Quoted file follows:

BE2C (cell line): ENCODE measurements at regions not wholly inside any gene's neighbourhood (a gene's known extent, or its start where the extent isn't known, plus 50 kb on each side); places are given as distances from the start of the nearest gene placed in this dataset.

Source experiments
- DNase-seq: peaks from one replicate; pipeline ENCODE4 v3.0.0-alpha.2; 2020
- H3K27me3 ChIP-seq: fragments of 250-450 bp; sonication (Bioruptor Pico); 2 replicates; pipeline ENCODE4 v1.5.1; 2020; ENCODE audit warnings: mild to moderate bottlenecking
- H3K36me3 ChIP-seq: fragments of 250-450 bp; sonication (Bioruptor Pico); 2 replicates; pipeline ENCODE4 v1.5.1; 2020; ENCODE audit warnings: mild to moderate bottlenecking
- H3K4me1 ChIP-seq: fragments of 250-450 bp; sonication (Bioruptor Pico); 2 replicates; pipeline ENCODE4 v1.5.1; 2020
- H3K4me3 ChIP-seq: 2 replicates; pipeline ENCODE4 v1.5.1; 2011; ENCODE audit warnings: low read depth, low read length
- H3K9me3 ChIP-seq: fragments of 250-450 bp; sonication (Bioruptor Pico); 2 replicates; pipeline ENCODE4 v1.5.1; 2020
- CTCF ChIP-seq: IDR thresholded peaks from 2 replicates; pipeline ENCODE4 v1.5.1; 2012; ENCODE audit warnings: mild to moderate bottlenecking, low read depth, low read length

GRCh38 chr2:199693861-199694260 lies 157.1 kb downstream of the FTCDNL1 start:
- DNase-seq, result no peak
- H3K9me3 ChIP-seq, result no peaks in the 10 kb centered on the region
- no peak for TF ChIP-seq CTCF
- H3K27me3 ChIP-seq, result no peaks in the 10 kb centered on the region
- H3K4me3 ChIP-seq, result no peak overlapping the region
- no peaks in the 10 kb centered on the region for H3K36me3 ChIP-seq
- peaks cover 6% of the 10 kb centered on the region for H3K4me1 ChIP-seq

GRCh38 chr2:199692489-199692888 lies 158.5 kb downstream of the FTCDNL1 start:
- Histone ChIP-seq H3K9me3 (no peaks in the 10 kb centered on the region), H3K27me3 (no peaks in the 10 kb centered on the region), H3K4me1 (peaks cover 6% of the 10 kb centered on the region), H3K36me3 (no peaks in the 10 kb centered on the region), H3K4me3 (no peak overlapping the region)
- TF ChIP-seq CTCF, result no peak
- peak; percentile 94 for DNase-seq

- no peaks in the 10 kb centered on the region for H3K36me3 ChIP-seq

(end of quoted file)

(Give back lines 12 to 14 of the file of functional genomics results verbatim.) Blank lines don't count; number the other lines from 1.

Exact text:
- H3K9me3 ChIP-seq, result no peaks in the 10 kb centered on the region
- no peak for TF ChIP-seq CTCF
- H3K27me3 ChIP-seq, result no peaks in the 10 kb centered on the region